A Medicare Supplement Insurance (Medigap) policy can help pay some of the health care costs that Original Medicare doesn’t cover, like copayments, coinsurance, and deductibles.
Some Medigap policies also offer coverage for services that Original Medicare doesn’t cover, like medical care when you travel outside the U.S. If you have Original Medicare and you buy a Medigap policy, Medicare will pay its share of the Medicare-approved amount for covered health care costs. Then your Medigap policy pays its share.Learn More
Originally, Medicare covered people age 65 and over. Later, the program expanded to include people with permanent disabilities as well as ESRD, or end-stage renal disease (severe kidney disease). There are a few extra eligibility requirements, however. To receive Medicare, you have to be eligible for Social Security. For someone age 65 or over, this means you have to have worked for a minimum of ten years (non-consecutive) at a job that withheld Social Security from your pay. People under age 65 can sometimes receive Social Security. but they are still not eligible for Medicare until they turn 65. While changes to Social Security will push the age at which benefits begin to 67, Medicare eligibility will still start at 65.Learn More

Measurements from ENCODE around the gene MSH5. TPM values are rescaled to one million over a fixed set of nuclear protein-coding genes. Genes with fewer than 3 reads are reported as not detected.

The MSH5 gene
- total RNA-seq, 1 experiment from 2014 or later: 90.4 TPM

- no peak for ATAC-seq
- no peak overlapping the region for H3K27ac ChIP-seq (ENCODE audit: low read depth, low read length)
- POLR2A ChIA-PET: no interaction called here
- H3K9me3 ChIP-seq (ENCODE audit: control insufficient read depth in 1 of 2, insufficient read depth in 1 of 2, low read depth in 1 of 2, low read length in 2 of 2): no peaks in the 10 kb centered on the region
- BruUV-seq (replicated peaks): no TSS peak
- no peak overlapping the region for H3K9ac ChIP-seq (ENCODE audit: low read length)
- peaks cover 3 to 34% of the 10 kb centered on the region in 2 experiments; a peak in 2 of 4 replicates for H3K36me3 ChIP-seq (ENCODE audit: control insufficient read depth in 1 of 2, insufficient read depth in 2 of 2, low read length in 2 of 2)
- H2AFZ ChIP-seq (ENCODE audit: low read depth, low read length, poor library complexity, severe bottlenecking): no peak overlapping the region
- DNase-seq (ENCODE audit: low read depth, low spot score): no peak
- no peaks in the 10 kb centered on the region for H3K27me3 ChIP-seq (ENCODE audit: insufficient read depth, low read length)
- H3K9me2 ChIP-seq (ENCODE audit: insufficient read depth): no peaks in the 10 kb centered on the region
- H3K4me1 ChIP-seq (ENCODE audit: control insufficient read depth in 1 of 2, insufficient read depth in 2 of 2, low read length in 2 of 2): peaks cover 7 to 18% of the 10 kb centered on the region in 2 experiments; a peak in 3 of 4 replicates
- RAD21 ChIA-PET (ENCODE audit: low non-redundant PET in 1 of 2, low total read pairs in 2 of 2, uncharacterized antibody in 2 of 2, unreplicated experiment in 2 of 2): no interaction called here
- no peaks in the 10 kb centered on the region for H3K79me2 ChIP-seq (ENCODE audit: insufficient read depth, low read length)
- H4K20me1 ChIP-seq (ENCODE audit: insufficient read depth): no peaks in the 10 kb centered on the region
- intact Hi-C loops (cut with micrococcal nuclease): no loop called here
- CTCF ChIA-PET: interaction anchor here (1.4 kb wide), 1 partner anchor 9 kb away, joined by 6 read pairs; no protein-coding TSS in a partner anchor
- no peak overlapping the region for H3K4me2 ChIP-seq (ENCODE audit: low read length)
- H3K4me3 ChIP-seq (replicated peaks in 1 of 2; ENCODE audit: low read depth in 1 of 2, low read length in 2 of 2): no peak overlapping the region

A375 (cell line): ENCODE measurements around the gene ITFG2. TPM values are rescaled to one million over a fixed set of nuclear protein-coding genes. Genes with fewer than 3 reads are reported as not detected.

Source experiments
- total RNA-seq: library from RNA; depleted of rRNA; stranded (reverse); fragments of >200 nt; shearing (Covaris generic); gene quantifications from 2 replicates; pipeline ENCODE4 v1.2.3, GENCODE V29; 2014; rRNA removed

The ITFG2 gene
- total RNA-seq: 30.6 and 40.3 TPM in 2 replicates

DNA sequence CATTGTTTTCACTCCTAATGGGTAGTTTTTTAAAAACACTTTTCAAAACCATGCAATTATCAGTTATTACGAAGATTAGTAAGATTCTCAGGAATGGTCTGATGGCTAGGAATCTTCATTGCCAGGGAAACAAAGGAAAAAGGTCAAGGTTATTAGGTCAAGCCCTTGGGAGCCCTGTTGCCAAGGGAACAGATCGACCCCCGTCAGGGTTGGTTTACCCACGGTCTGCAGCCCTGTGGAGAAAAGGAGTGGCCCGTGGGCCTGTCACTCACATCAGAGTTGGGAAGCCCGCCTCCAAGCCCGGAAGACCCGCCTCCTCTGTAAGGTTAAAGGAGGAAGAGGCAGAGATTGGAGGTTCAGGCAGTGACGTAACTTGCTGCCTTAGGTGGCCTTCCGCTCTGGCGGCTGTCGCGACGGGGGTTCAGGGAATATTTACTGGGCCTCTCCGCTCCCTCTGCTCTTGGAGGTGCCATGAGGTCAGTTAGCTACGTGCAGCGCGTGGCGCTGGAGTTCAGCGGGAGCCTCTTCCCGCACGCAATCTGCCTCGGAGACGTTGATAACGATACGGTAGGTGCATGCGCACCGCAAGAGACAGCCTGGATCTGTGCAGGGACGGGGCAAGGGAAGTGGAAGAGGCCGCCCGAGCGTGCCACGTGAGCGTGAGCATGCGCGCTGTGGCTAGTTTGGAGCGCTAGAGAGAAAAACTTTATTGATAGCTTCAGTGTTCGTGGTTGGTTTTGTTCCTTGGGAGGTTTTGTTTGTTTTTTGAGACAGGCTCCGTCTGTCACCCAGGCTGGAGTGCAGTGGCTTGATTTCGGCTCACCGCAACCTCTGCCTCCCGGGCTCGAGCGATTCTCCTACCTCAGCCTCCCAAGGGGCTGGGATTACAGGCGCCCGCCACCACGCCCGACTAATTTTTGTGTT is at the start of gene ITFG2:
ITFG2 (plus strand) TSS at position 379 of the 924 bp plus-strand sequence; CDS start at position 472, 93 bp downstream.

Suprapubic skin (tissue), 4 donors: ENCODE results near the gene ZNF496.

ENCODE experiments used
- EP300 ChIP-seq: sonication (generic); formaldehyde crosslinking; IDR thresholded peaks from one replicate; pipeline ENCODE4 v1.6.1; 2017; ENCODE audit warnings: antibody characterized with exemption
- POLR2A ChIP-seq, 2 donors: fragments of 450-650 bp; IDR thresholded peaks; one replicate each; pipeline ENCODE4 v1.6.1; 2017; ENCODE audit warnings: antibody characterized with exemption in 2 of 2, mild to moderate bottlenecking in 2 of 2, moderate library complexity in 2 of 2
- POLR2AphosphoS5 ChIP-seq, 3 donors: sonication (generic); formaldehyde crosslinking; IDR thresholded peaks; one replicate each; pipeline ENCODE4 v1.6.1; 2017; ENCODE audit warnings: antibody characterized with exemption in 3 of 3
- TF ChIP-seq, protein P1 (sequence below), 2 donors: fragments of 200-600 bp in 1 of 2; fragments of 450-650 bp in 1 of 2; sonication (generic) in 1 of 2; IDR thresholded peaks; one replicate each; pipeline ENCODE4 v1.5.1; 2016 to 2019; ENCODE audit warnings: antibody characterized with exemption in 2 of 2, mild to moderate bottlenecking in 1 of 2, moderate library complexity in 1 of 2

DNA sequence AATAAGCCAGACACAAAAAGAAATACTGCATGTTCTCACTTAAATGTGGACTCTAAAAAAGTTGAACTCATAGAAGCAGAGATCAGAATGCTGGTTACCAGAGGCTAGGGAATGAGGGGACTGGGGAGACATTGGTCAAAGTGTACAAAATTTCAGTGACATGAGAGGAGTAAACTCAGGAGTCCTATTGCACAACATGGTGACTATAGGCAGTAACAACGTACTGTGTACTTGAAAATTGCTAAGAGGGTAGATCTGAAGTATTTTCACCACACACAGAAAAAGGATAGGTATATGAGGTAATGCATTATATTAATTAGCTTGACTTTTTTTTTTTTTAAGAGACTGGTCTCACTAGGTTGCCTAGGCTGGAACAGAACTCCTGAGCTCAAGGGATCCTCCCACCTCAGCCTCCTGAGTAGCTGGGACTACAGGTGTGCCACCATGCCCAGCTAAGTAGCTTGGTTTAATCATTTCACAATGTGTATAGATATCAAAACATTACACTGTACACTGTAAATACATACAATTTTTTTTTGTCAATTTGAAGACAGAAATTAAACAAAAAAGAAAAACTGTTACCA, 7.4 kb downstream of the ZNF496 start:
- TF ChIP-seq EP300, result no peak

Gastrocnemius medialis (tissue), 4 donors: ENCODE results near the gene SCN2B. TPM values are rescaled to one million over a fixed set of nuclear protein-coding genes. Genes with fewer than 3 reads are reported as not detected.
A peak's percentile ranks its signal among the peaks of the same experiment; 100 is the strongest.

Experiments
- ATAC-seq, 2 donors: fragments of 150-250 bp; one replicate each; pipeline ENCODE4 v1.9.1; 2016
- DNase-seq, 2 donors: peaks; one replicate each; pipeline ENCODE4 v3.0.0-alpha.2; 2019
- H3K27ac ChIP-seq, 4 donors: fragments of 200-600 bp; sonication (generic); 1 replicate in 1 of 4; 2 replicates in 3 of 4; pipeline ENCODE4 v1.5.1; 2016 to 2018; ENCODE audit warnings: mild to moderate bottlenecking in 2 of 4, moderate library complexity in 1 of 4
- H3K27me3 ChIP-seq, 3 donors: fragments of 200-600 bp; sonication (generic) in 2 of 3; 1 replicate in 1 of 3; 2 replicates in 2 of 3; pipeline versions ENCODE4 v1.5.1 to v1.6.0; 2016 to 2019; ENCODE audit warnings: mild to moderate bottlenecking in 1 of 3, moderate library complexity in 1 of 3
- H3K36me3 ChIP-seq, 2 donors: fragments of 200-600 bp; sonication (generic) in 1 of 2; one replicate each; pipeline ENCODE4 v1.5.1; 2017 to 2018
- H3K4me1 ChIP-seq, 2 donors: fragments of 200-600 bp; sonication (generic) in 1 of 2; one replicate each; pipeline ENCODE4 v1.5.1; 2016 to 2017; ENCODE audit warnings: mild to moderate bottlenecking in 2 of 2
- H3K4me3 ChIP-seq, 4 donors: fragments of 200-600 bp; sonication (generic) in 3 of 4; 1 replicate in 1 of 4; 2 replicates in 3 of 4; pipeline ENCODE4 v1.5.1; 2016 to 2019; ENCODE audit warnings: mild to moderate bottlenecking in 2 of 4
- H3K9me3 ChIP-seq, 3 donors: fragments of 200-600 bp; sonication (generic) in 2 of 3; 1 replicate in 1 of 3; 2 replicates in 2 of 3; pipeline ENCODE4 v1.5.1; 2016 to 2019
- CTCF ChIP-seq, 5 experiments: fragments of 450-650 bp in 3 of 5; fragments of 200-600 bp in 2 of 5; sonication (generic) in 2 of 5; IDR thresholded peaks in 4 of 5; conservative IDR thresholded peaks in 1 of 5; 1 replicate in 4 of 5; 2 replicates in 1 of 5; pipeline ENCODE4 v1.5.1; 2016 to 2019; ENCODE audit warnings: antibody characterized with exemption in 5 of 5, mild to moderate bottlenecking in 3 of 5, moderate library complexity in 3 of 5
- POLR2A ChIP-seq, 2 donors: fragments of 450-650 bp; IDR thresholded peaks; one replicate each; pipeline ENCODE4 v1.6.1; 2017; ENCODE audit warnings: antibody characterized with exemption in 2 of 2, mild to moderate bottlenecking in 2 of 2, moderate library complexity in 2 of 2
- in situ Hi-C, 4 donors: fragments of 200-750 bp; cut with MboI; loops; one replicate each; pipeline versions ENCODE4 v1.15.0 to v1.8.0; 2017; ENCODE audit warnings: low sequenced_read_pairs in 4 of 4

The amounts of monthly premiums are based on age and how much coverage you may desire. How will they pay for it? Without an affordable cancer benefit policy, one would have to pay for all the expenses with the small amount that medical insurance covers, Medicare, Medicaid, or rely on their own assets and or families.Learn More
Hospital indemnity insurance provides a fixed daily, weekly or monthly benefit while the insured is confined in a hospital. The payment is not dependent on actual hospital charges, and is most commonly expressed as a flat dollar amount. Hospital indemnity benefits are paid in addition to any other benefits that may be available, and are typically used to pay out-of-pocket and non-covered expenses associated with the primary medical plan, and to help with additional expenses (e.g., child care) incurred while in the hospital.Learn More